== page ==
Reviews

Belly @ 9:30 Club – August 13th 2016

Belly at the 9:30 Club © Dan Kulpa

In the early 90s Belly was a staple on MTV, appearing regularly on the shows Alternative Nation and 120 Minutes. Sliding in on the backside of Grunge, Belly combined a unique introspective and brooding voice with power-pop hooks and an atmospheric soundscape that provided a smart poppy alternative without losing the power and impact. After having grown up in Throwing Muses and playing with Kim Deal in the Breeders, Tanya Donelly formed Belly in 1991 with Tom and Chris Gorman on guitar and drums, and Fred Abong on Bass. They would release their first album Star in 1993, shortly afterwards Abong would leave and be replaced by Gail Greenwood. Belly’s take on art inspired alt-rock generated a significant buzz and Star’s standout single “Feed The Tree” was a staple on college-radio. Star would go on to become a critical success having been certified gold, reaching number two on the UK album chart, and being nominated for a Grammy. Belly’s follow-up album King was released in 1995. King was a more focused and harder edged effort with a more produced and polished sound. While certainly not from an artistic or musical perspective, the album suffered from the curse of the sophomore slump and was not critically embraced like Star. Only one year later, Donelly would call time and Belly broke up. Rising from the ashes of Belly, Tanya Donelly would focus on motherhood and other interests, and go on to have a quietly successful solo career.

After twenty-one years of lying dormant with fans having long since given up hope of a reunion or any further music, Belly updated its official website earlier this year. They announced the band’s resurrection and a plan to return with a summer tour and the promise of some new music. The reunited lineup picks up where they left off after 1995’s King, with Tanya Donelly on vocals and guitar, Tom and Chris Gorman on guitar and drums, and Gail Greenwood on bass. Having made its way through the UK, the tour has made its way back to the east Coast of the US and after a triumphant hometown visit to Boston, recently stopped at the 9:30 Club in Washington DC where Concert Addicts caught the show.

As fans filled the 9:30 Club there was a palpable feeling of anticipation and excitement. Such is the devotion and hunger of Belly fans that many had been queued outside the club hours early to be certain of a spot up front and close to the band. Several had already attended multiple shows and were comparing setlists and performances. As the lights dropped, the crowd was treated to a video featuring dogs riding a scooter to the soundtrack of Belly performing “Think About Your Troubles,” and then as if they had never left, Belly were back. Everyone had huge grins as Gail stepped forward and asked “Are you ready to party like it’s 1993?” and the band launched into a rollicking opening salvo of “Dusted” and “Slow Dog” from Star. Without an opening act, the band split the night into two sets and over the course of almost two hours managed to throw in just about everything but the kitchen sink. They covered the songs from Star and King including favorites, “White Belly,” “Low Red Moon,” “Gepetto,” “Red,” and “Seal My Fate.” They stirred in a selection of B-sides with “Spaceman” and “Thief,” and even added in two new songs, “Punish” and “Comet.” Certainly no Belly show would be complete without the band’s biggest songs, “Feed the Tree,” which got the loudest and most vociferous response from the crowd, and “Super-Connected,” which sparked a massive audience sing along with its super catchy chorus. Throughout the show there was an honest feeling of joy. You could see it on the faces of each band member, as they smiled and joked with each other and the crowd. There were several times that Tanya and Gail would lock eyes and break into huge grins. This was definitely a band that was enjoying every bit of their rarely achieved second 15 minutes of fame.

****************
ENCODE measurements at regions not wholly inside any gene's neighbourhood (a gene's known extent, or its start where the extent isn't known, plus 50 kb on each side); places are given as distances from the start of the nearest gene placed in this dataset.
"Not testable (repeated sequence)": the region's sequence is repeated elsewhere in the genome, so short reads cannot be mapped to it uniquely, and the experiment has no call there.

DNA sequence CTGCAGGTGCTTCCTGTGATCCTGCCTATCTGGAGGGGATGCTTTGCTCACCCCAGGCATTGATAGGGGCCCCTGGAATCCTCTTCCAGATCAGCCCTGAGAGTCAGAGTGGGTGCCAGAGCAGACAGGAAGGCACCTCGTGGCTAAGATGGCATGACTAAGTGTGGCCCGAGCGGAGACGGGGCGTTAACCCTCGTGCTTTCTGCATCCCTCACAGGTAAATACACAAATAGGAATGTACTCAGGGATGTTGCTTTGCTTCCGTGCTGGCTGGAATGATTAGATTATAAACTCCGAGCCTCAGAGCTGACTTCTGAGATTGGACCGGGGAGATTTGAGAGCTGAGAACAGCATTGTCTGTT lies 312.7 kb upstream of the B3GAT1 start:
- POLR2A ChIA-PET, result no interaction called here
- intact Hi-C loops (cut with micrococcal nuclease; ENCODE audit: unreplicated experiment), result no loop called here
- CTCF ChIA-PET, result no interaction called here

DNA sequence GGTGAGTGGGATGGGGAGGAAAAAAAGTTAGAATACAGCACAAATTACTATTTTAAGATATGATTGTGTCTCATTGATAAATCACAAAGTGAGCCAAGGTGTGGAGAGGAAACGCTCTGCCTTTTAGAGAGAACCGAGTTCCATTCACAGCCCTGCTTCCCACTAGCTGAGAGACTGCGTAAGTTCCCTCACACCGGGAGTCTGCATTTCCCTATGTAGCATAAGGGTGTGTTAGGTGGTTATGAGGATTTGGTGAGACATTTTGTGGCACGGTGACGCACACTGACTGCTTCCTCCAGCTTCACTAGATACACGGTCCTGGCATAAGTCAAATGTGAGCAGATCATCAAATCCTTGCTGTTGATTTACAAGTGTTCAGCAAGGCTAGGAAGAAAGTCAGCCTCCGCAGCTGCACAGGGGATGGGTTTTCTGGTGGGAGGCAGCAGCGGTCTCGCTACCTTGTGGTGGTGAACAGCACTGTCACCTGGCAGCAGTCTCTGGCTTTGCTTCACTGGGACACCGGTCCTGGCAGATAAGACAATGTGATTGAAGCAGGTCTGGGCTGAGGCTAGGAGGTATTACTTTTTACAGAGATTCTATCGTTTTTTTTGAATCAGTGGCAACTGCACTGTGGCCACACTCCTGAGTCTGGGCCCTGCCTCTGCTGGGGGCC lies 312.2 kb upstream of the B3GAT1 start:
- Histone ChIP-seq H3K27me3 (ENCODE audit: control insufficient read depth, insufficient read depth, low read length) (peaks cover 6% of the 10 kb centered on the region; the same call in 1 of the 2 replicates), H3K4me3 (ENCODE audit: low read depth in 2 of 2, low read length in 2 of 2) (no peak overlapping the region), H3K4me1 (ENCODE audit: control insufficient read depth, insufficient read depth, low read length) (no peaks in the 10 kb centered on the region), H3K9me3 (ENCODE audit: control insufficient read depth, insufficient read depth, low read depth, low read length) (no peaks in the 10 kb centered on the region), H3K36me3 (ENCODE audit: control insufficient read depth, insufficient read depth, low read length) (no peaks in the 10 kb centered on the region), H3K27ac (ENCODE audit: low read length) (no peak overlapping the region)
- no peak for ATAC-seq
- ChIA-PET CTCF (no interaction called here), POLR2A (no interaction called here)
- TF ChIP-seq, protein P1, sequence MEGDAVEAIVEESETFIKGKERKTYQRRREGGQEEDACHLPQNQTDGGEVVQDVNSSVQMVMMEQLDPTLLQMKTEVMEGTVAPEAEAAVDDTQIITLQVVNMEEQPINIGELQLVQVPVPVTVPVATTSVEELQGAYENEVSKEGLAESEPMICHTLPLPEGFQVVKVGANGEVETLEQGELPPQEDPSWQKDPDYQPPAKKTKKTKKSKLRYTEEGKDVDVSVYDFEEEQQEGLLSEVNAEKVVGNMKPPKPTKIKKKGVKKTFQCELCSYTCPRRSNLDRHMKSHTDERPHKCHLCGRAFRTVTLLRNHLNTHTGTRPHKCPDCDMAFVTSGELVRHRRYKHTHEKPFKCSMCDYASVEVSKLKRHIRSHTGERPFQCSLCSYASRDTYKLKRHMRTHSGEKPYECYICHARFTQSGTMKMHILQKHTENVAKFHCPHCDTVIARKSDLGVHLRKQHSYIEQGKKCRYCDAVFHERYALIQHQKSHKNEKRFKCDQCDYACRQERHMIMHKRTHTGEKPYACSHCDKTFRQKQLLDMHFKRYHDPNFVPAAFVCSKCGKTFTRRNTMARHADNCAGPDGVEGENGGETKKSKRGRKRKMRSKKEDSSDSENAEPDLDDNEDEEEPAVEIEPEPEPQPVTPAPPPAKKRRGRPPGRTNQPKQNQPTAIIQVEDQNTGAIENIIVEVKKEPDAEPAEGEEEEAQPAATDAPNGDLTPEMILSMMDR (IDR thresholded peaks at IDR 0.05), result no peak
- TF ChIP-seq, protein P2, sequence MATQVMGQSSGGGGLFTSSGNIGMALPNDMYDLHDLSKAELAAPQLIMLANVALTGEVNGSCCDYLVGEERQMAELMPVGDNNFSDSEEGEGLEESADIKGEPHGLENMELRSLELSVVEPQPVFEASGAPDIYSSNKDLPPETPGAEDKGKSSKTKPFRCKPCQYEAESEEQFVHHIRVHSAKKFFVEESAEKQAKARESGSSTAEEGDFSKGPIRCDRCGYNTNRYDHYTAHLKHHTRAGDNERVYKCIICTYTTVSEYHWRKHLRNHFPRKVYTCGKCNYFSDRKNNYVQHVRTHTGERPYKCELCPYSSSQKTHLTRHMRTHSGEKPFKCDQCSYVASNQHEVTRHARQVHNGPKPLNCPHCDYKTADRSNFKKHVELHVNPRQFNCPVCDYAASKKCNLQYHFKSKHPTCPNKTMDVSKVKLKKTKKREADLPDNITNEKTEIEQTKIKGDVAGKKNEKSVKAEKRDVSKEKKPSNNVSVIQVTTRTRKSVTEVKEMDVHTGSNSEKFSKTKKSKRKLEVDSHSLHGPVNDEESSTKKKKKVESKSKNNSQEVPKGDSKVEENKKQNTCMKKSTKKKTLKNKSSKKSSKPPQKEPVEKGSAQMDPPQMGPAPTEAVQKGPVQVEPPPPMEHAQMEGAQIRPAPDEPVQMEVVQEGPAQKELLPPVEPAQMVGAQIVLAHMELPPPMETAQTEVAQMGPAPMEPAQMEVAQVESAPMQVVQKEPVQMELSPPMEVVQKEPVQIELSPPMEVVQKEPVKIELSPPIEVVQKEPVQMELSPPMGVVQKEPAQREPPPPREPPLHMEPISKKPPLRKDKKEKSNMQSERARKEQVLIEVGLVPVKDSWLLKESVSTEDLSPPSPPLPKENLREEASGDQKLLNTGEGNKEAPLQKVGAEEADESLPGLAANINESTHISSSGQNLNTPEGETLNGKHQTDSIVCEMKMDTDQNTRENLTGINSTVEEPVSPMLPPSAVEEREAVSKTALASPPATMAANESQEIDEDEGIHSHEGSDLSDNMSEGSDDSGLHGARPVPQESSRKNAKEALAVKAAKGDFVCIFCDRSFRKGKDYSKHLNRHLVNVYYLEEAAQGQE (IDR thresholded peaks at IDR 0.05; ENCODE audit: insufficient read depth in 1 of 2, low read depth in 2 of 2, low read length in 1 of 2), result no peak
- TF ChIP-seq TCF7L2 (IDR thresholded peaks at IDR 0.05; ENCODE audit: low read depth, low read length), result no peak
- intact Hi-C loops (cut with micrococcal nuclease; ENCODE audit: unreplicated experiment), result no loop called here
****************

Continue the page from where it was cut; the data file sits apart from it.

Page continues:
While recent times have offered up a plethora of reunions, with many of them seeming like nothing more than a quick cash grab off the back of nostalgia, Belly’s performance felt more like old friends re-connecting and remembering their shared love of writing and performing music together. Their songs sound every bit as fresh and vital as they did twenty-one years ago, and with the promise of new music, it feels safe to say Belly is truly back. The only question is how long will we get to enjoy the current run? Don’t take any chances on missing out. Catch them if you get a chance… You won’t be sorry.

Belly

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